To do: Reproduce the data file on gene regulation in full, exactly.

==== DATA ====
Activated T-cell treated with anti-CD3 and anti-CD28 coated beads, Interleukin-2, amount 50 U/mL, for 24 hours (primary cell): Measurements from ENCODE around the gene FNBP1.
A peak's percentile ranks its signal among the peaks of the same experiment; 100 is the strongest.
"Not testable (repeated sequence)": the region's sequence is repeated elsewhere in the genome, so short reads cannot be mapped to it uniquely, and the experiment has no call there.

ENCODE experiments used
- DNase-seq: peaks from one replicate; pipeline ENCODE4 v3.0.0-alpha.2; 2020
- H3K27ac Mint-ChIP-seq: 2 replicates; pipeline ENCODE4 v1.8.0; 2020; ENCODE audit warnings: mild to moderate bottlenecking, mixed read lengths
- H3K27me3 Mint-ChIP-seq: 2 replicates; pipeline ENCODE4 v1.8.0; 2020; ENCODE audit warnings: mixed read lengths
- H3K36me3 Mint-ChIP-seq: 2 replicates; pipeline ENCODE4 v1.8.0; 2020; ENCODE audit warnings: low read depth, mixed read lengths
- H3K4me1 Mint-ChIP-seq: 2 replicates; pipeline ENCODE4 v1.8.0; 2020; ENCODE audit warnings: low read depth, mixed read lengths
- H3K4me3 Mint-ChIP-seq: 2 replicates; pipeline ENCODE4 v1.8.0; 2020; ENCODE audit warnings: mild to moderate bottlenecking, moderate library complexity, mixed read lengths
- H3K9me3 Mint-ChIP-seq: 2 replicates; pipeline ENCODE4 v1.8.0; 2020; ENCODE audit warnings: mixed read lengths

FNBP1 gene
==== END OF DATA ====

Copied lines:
Activated T-cell treated with anti-CD3 and anti-CD28 coated beads, Interleukin-2, amount 50 U/mL, for 24 hours (primary cell): Measurements from ENCODE around the gene FNBP1.
A peak's percentile ranks its signal among the peaks of the same experiment; 100 is the strongest.
"Not testable (repeated sequence)": the region's sequence is repeated elsewhere in the genome, so short reads cannot be mapped to it uniquely, and the experiment has no call there.

ENCODE experiments used
- DNase-seq: peaks from one replicate; pipeline ENCODE4 v3.0.0-alpha.2; 2020
- H3K27ac Mint-ChIP-seq: 2 replicates; pipeline ENCODE4 v1.8.0; 2020; ENCODE audit warnings: mild to moderate bottlenecking, mixed read lengths
- H3K27me3 Mint-ChIP-seq: 2 replicates; pipeline ENCODE4 v1.8.0; 2020; ENCODE audit warnings: mixed read lengths
- H3K36me3 Mint-ChIP-seq: 2 replicates; pipeline ENCODE4 v1.8.0; 2020; ENCODE audit warnings: low read depth, mixed read lengths
- H3K4me1 Mint-ChIP-seq: 2 replicates; pipeline ENCODE4 v1.8.0; 2020; ENCODE audit warnings: low read depth, mixed read lengths
- H3K4me3 Mint-ChIP-seq: 2 replicates; pipeline ENCODE4 v1.8.0; 2020; ENCODE audit warnings: mild to moderate bottlenecking, moderate library complexity, mixed read lengths
- H3K9me3 Mint-ChIP-seq: 2 replicates; pipeline ENCODE4 v1.8.0; 2020; ENCODE audit warnings: mixed read lengths

FNBP1 gene